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DATA

GDPR: a matter of consent

By Simon Clayton, chief ideas officer, RefTech

Since GDPR first hit the headlines there has been an awful lot of scaremongering and/or misunderstanding over the ‘consent’ part of the regulations. Many ‘experts’ claimed that a company needed specific consent from the individual for them to use their personal data but this simply isn’t true and I think it’s a lack of understanding of the full text of the regulations that is the problem here.

Read more: An introduction to GDPR

Article 6 of the GDPR Act clearly states that there are six different lawful reasons for processing personal data and they are all equally valid. There is no hierarchy i.e. one is not better or ‘more legally binding’ than the others. One of those reasons is that you have the data subject’s ‘consent’ but the ICO says that you shouldn’t use consent if you have another legal reason for processing the personal data.

“One of the reasons for holding and processing personal data is for the legitimate interests of the data controller as long as those interests don’t override the rights and freedoms of the data subject.” In order to find out if the rights and freedoms of the data subject are impacted you should conduct a “balancing test” and in simple cases of direct marketing, the balancing test can normally be satisfied by giving the individual the right to opt-out or unsubscribe from direct marketing.

Recital 47 of GDPR goes further and says that “The processing of personal data for direct marketing purposes may be regarded as carried out for a legitimate interest” but this again is only as long as the rights and freedoms of the data subject aren’t outweighed. To summarise that - if you have a legitimate business reason for storing personal data then you don’t actually need a person’s explicit consent.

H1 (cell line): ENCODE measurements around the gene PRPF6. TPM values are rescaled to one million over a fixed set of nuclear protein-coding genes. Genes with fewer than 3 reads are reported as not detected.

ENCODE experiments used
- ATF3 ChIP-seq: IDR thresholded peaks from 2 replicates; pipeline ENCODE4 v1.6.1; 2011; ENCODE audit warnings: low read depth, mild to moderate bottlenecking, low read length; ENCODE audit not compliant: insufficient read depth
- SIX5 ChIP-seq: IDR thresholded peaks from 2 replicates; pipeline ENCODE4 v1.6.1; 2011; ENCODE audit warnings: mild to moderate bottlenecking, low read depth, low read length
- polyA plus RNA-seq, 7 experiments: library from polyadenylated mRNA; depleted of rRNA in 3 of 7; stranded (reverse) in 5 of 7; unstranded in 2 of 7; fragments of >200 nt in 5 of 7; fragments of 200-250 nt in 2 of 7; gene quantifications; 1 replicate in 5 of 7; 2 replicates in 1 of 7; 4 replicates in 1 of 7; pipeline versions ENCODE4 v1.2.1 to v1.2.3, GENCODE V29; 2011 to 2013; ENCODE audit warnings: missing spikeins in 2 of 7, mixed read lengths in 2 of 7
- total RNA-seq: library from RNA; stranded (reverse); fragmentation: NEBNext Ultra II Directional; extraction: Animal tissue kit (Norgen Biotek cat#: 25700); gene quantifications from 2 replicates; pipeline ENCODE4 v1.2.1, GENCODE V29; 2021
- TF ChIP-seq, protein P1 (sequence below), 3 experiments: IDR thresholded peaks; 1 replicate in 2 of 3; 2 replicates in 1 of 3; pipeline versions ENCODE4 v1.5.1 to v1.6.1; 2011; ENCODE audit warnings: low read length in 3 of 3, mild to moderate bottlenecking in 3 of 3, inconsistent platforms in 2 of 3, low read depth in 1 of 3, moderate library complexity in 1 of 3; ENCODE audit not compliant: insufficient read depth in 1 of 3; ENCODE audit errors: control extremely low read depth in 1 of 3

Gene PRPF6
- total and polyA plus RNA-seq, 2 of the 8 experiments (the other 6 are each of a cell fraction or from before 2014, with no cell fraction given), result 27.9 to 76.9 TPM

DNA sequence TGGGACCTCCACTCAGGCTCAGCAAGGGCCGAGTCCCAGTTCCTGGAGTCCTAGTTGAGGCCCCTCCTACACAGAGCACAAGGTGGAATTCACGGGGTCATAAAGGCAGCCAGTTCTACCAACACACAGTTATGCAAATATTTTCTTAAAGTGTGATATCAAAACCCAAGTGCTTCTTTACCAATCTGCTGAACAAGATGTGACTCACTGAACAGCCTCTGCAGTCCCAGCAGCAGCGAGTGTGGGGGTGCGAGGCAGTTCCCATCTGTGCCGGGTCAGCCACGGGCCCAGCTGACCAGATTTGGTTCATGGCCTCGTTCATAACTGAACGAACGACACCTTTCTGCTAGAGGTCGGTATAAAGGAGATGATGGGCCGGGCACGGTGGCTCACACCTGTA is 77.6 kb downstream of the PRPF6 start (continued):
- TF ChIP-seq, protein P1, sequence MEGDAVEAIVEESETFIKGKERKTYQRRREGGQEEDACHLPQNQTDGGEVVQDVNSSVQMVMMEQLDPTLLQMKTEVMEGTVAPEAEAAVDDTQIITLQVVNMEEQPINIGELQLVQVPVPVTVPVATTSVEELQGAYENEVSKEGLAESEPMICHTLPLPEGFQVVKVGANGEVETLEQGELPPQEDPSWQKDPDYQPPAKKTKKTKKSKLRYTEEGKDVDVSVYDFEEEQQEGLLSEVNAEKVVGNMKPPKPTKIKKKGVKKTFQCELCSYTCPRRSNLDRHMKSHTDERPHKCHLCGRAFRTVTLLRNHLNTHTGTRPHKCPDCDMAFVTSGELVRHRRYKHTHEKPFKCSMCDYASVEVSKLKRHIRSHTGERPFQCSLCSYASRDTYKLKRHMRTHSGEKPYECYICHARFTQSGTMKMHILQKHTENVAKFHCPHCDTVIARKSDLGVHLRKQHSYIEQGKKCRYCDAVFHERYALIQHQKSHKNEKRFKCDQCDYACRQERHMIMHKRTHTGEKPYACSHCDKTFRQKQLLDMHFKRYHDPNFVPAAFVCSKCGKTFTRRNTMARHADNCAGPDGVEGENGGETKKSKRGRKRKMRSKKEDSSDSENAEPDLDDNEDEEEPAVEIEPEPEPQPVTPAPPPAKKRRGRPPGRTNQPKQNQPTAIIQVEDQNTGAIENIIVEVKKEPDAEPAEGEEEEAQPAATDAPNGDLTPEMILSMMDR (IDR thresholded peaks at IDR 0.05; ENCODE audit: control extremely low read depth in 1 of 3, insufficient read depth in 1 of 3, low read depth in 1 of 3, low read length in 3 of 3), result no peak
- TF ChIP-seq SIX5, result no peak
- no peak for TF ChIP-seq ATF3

This means that if you are holding a person’s data because they attended ‘A Conference 2017’ then it is reasonable to safely and securely store their data and contact them to ask if they would like to attend ‘A Conference 2018’ because it’s a reasonable assumption that if they attended last year’s event then they may well be interested in attending this year’s event too. Be careful not try to stretch it too far – you probably shouldn’t assume that they would also like to attend other completely unrelated events that just happen to be organised by you, or subscribe to a related magazine or other service you offer. You can take one small leap in your assumptions – from last year’s event to this year’s – but a second leap to an unrelated product may be a leap too far.

If you still aren’t sure you should take the ‘expected’ test – would the data subject reasonably expect to be invited to this year’s event? If you can morally and ethically say yes (and not because you’ve abused their data in the past), and the subject has the opportunity to opt out of the communication, then you should be fine. A good solution for other events would be to use legitimate interests for the next year’s show and have a consent tick box for “Other events that we organise that you might be interested in”.

An important point here though is that any consent tick boxes must never be checked by default and you must record exactly what the wording was at the point that the data subject agreed to it. You need to be able to prove that they consented otherwise the consent is not valid. A really important point here is that you should always document the decisions that you are making relating to this stuff because it’s a bit like your maths homework; even if you actually get the answer wrong, if you can show your reasoning and show that you thought about the legitimate interest and the data subject’s rights then you should be fine.

The ICO want us all to be more responsible and think ethically about how we all use personal data. We will be explaining the other legal reasons for storing and using data in our next blog to be published in January.

PUBLISHED: 14.12.2017 REPUBLISHED: 25.05.2018